In this interview, Mouad Belghouate, who also goes by El-Haqed, discusses his work as both a rapper and activist in the Febraury 20th Movement in Morocco. Samia Errazouki asks Mouad to reflect on his time in prison, his relationship with other prisoners, and the growth of the rap industry in Morocco.
Please find the English transcript of the interview below the player, where you can listen to the interview in Arabic.
The interview includes four parts that you can click on separately.
Mouad Belghouate (El-Haqed) is a Moroccan rapper and activist involved with the February 20th Movement. From Casablanca, Mouad began writing and performing his songs during protests starting in 2011, which grew popular among members of the February 20th Movement. His songs’ critical tone toward the Moroccan government have landed him in prison three separate times within the past three years. Despite the repression he has faced, Mouad has continued his work as a rapper and is currently working on a forthcoming album.
مغني راب وناشط مغربي منخرط في حركة ٢٠ فبراير. في الدار البيضاء بدأ معاد تأليف وأداء أغانيه أثناء الاحتجاجات التي بدأت في ٢٠١١، والتي صارت مشهورة بين أعضاء حركة ٢٠ فبراير. إن النبرة النقدية لأغانيه إزاء الحكومة المغربية قادته إلى السجن ثلاث مرات في الأعوام الثلاثة الماضية. ورغم القمع الذي تعرض له، واصل معاد عمله كمغني راب ويعمل حالياً على إنتاج ألبوم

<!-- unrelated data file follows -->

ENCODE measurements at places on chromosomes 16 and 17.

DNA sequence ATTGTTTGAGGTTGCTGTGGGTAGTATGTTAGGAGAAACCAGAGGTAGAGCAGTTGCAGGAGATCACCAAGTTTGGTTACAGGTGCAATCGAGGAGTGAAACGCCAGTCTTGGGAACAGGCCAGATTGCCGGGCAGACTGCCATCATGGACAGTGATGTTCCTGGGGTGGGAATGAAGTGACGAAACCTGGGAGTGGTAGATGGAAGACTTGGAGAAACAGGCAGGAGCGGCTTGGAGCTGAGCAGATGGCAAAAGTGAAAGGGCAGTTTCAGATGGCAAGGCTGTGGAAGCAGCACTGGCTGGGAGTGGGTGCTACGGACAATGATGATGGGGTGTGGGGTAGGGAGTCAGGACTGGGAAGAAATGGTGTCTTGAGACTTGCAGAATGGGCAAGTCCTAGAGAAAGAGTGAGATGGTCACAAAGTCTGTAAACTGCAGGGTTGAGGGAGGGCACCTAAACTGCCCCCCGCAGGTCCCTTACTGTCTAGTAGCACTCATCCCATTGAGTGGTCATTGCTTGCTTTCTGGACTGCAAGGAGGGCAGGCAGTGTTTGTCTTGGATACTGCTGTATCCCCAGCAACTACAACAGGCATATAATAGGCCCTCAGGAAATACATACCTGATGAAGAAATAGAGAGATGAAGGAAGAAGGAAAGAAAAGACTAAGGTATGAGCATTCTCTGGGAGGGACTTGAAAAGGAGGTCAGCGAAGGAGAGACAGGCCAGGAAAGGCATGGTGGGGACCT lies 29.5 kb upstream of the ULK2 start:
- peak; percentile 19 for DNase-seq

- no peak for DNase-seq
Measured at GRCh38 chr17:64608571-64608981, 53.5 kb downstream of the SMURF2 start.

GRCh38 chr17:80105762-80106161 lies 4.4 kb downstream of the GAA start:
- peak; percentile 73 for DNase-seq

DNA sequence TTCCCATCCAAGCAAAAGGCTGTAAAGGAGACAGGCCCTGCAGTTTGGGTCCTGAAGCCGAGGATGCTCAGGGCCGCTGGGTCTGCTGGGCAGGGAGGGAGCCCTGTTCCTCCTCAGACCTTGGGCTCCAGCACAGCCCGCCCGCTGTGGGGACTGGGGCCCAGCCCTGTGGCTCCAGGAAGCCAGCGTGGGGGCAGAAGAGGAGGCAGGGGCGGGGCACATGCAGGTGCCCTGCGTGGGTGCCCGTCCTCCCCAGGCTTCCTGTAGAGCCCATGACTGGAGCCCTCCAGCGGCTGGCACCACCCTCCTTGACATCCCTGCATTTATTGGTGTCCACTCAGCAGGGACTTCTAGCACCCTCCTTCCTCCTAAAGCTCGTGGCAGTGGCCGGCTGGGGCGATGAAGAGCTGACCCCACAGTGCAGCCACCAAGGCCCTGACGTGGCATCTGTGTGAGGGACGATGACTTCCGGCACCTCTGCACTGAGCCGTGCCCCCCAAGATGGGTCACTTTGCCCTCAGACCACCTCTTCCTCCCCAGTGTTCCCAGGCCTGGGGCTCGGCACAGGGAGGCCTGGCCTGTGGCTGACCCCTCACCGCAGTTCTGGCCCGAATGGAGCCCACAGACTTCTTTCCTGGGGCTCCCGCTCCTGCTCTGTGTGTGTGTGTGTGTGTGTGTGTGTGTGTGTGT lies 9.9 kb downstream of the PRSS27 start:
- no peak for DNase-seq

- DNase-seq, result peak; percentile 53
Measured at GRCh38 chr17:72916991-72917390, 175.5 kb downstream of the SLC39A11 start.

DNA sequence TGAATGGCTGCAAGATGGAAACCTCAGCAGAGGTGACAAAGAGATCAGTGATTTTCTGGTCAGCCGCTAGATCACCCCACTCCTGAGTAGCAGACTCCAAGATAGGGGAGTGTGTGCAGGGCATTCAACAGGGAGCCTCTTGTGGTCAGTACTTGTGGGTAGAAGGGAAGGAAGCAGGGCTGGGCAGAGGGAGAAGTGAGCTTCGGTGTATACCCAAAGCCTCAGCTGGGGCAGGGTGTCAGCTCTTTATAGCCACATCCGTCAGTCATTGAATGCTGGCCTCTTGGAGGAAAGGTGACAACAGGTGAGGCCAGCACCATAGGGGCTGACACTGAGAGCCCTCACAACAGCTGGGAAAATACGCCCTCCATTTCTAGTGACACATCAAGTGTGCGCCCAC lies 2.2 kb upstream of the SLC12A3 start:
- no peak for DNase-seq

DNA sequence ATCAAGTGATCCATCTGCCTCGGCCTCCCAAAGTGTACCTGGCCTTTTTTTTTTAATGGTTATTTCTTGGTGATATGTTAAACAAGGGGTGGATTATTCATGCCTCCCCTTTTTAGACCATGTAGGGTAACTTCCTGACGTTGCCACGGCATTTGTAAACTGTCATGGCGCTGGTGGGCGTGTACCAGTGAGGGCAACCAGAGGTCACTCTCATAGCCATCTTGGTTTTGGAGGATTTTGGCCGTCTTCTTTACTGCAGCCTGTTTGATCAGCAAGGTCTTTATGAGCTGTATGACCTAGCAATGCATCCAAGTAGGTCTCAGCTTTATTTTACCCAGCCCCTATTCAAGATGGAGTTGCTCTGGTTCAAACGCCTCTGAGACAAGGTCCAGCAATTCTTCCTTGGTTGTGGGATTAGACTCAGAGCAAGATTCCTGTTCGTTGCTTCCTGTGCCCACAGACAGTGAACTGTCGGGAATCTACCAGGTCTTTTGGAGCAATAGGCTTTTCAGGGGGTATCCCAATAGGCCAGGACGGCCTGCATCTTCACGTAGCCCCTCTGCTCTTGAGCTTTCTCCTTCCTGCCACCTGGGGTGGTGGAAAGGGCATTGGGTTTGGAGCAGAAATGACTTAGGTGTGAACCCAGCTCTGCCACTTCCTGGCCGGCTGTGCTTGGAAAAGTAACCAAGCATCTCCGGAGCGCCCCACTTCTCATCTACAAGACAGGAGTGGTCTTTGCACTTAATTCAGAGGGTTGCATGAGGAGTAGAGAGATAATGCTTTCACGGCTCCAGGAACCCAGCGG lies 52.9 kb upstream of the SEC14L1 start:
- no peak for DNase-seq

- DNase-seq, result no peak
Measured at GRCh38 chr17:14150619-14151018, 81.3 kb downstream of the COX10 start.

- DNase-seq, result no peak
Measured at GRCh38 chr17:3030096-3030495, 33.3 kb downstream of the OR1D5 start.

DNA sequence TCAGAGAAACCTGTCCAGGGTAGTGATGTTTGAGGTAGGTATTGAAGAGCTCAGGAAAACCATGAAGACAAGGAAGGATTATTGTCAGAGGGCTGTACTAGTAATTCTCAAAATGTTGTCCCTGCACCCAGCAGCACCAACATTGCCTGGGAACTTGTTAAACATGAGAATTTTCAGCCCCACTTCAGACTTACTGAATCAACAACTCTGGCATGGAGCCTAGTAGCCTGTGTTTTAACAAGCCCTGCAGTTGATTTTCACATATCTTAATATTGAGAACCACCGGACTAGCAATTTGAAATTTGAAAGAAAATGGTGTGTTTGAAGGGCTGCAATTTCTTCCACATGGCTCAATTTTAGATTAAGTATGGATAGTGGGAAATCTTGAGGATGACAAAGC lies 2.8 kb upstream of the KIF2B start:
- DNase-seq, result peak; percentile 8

Transcribed into English by Samia Errazzouki
Samia Errazzouki (SE): Thank you for taking the time to speak with us. To begin, can you introduce yourself and how you began in your struggle and activism, either in 2011 or before?
Mouad Belghouate (MB): Where should I begin? My name is Mouad Belghouate and I chose El-Haqed as my rap name. I began in 2004-2005, and in the beginning, it started off normal, like anyone else. I started writing about the street and the things that were going on there. After some time, I began maturing and thinking more, then I realized that what was happening was something different. We took rap as a weapon to express our issues and our life experiences.
SE: And why did you choose the name El-Haqed [The Indignant]?
MB: I did not choose the name El-Haqed, it came to me as a coincidence and it was a pleasant surprise. It is not that I am haqed [indignant] at people or anything. I am haqed [indignant] at the situation. And there are a lot of people who are haqdeen [indignant] at the situation. The name includes rebellion and revolution; you are rebelling against the situation.